They hadn’t thought about the fact that their combined weight would make it harder to start the sled sliding!  But someone from behind, who was just interested in getting them out of the way so that THAT person could have THEIR turn, gave them a push and they got started! 

They went sliding down the hill.  It was great!  This was a BRILLIANT idea, Deb was thinking.  When they came to a stop at the bottom of the hill, Deb jumped up and said, “Hurry, Mary.  That was fun!  Let’s go do it that way again!” Mary didn’t answer.  Mary was slow getting up.  Hadn’t Mary enjoyed it as much as Deb had?  Well, maybe not QUITE as much.

Mary slowly turned around.  What had happened to Mary?  She had snow in her mouth and covering her face (even her glasses)!  In fact, the whole front of her was packed with snow!  When Deb started brushing the snow off the front of her little friend, she realized that all the buttons on the front of Mary’s coat were gone!  Then, she looked up the hill — the sled was still at the top of the hill, and the realization came — she had “sledded” down the hill on Mary!! 

Needless to say, that was the end of sledding for that day — and Mary may have even had a deeply held aversion to sledding for the rest of her life.  But, Deb always said, it was a great sled ride anyway, all things considered!

No great lesson to be learned here — just a great story to visualize.  It could have happened to ANY of us, beginning with a BRILLIANT idea!

Your Kindness is Killin’ Me!

October 23, 2007


When Hubby and I got married, only two months later my parents moved into a much larger, nicer house.  When anyone ohhhed and ahhhed about their new place, they would just smile and say they had gotten a “financial windfall” — no more kids at home!

Anyway, they moved next door to a very nice older lady, Mrs. R.  Mrs. R and Mama became friends over the years and loved to talk over the back fence, mainly about the roses they both grew.

One day, after my parents had lived there about 10 years, Mrs. R brought a new member of her “family” out to the fence for Mama to meet — a beautiful brindle boxer puppy, Max.   The next time, we were over there, Hubby and the kids and I got to meet Max too. 

How Mrs. R LOVED Max.  We didn’t see him often because he wasn’t an “outside dog” — translation, very little exercise.  But, once in a while, Mama would ask one of us while we were there to run something over to Mrs. R or we would see Max out in her back yard. When we DID see him, it became quickly obvious that Max was becoming BIG Max.  And I don’t mean taller.  Mama would tell us that Mrs. R fed Max like he was a human.  Anything SHE ate — HE ate.   In fact, one time when I was over there to pick up/deliver something, while we were chatting, she got a wine bottle and REFILLED the saucer out of which Max was drinking!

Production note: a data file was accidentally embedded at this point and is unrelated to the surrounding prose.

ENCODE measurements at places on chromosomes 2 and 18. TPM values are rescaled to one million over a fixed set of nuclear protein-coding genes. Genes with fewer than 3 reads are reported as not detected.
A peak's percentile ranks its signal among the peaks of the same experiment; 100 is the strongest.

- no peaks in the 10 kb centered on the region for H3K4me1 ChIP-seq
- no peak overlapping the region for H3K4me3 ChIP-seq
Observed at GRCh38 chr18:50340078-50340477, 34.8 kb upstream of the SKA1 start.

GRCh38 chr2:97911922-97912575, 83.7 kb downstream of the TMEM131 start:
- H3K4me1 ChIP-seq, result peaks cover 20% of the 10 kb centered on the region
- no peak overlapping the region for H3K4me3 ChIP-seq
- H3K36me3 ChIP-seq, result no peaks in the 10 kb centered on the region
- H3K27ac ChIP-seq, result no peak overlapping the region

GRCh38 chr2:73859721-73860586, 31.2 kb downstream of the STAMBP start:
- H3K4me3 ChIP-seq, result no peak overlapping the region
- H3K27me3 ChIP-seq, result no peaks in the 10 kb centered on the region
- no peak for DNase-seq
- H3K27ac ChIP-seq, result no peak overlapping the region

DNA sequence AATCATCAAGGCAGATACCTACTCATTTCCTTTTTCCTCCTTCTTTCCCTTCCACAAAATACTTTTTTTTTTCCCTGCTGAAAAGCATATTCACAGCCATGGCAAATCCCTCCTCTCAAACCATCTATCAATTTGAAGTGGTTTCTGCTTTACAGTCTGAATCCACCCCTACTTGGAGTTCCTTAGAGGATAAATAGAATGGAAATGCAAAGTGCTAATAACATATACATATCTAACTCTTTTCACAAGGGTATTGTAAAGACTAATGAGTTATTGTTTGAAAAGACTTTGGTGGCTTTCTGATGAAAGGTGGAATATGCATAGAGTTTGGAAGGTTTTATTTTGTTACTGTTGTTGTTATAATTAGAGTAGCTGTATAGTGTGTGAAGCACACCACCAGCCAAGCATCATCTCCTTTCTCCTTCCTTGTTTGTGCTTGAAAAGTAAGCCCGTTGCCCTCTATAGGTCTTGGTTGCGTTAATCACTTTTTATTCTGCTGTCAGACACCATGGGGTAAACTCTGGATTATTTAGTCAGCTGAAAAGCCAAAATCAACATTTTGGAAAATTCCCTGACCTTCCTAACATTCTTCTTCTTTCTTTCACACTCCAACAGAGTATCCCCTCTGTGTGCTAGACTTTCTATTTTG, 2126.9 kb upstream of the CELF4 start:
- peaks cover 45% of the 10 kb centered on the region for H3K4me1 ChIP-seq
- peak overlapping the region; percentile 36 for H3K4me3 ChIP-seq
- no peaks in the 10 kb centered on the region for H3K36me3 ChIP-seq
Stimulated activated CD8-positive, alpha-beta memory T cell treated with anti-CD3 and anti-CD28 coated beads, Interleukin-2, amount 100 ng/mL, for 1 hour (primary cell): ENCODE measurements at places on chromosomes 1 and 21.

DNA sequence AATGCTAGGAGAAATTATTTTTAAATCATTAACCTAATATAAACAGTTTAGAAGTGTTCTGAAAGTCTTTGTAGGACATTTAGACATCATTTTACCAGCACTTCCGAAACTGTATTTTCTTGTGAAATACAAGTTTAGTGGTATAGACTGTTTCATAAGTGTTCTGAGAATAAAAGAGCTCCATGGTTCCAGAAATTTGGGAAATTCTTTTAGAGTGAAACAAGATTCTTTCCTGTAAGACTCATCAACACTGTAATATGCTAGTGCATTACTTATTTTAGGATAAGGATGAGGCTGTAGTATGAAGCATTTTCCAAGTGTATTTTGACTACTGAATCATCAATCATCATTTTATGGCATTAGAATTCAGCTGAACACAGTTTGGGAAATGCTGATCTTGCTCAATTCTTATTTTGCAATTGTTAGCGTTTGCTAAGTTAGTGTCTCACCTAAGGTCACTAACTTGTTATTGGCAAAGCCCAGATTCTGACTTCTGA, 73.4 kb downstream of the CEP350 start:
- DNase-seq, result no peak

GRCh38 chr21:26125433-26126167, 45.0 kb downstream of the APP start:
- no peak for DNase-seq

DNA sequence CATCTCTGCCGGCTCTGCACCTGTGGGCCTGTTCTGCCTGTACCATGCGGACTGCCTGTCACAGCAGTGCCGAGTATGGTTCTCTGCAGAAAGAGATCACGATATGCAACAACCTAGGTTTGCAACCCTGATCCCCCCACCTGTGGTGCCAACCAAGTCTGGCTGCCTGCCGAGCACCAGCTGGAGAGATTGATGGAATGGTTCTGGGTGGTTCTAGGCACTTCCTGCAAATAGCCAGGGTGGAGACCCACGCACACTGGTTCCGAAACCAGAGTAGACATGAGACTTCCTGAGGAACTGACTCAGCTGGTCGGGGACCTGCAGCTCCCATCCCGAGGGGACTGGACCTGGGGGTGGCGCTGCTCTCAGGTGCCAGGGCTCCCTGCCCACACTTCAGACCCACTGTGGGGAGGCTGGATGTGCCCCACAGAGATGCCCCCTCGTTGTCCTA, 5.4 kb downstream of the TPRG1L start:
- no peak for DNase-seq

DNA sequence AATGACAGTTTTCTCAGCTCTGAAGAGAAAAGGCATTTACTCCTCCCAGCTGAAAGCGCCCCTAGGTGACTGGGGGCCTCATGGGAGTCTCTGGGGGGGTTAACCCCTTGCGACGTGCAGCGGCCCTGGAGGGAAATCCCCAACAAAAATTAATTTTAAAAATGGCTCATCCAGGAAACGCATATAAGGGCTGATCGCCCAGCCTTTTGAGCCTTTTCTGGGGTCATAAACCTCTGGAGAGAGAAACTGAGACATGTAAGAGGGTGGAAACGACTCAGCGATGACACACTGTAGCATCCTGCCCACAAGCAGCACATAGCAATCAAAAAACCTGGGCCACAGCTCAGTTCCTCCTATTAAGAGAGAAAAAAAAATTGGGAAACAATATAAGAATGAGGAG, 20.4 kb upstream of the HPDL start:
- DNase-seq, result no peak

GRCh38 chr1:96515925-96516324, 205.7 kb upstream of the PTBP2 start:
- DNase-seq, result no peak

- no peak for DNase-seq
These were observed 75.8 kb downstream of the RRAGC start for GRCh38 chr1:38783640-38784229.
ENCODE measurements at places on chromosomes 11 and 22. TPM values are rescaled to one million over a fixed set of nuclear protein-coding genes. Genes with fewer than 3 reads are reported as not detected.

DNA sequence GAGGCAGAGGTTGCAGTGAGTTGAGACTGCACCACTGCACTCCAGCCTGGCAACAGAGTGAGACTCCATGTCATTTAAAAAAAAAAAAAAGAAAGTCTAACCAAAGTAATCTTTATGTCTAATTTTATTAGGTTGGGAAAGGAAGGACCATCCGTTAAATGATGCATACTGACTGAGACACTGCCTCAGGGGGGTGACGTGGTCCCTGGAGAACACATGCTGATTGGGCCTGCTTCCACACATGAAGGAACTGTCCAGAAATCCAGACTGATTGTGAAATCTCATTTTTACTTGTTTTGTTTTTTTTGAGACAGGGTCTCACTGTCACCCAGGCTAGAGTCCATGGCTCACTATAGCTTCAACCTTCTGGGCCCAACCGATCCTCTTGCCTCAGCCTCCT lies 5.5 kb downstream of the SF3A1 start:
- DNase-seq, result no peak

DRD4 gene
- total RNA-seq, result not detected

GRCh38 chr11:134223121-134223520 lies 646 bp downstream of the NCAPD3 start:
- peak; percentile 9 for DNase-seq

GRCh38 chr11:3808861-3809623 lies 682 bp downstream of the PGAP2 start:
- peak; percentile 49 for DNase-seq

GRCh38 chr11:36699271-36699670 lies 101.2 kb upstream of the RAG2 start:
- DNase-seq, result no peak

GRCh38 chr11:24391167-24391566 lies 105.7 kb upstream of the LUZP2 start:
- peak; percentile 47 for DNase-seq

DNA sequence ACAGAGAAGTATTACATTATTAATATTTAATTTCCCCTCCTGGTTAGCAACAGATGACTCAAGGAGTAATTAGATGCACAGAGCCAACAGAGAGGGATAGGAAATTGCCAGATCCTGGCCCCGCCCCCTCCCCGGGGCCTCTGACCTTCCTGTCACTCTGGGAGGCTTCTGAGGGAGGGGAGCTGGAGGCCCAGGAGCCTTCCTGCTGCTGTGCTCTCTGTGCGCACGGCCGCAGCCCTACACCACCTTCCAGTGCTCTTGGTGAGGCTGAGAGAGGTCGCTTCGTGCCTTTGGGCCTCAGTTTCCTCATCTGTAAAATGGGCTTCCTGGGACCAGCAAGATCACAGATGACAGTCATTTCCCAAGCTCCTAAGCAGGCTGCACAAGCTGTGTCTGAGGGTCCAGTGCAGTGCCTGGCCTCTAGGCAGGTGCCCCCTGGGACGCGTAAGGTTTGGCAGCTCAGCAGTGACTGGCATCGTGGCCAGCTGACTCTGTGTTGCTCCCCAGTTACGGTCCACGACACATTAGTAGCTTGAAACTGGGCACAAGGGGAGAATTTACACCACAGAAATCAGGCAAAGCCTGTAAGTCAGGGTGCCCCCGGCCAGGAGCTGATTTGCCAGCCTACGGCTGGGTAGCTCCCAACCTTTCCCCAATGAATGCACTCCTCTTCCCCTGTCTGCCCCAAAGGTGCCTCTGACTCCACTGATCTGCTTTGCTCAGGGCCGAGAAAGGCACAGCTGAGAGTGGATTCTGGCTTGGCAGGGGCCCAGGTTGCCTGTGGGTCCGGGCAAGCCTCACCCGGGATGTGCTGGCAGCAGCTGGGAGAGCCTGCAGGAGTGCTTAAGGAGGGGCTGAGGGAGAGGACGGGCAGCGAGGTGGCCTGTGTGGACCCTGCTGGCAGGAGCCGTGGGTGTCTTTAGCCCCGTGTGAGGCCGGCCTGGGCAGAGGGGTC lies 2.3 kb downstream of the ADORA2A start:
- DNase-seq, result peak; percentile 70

Long story short, Max didn’t live very many years, and was, as they say, “morbidly obese” when he died.  It was pretty obvious that Mrs. R had literally Loved Max To Death!  Something I KNOW she would never have intentionally done, because she was heartbroken when he was gone.

Going back to when I lived at home — Mama loved me, her surprise late-life baby, and enjoyed spoiling me in a way that she would have loved to have done with their four older children, but wasn’t able to do.  This was mainly because money was easier now because Daddy had moved up the ladder in his job and, also, because there was now only ONE of me!  So, she SPOILED me.  That’s nice when you are on the receiving end — until you have to go out in the world and function as an adult. 

When Hubby and I got married, I didn’t know how to cook, clean, write a check, iron clothes or do laundry!  My guess is that it didn’t take long for Mama to regret not having made me learn more of these life skills, and that may be the reason (besides that she DID love me) that she continued to be a great source of support for me. 

 I called Mama right after we got married and asked her how I would know when and to whom I should write checks out of our brand new checkbook.   She chuckled and said, “Don’t worry, the people who need for you to write them a check will let you know — it’s called a bill!”

For the first two years we were married, on Friday night, we would bundle our dirty laundry up in the dirty bed sheets and take it all over to Mama and Daddy’s house.  On Sunday, they would have us over for the one good meal we would have that week, and when we left, we would carry home our clean laundry and sheets, all folded and stacked in brown paper sacks!  After two years, when we told them that I was expecting our first child, Mama memorably said, “It’s time for you to get a washer and dryer — I don’t do diapers.”   I always say that if I had known things were going to take THAT nasty turn — we might never have had children! 

I did eventually learn the things I needed to know, with varying degrees of success, but my point is that my start in “adult” life would have been easier if Mama had MADE ME learn some basics when I was still at home.  Did she intentionally make my entrance into adult life harder?  Absolutely not.  But, that didn’t change the results.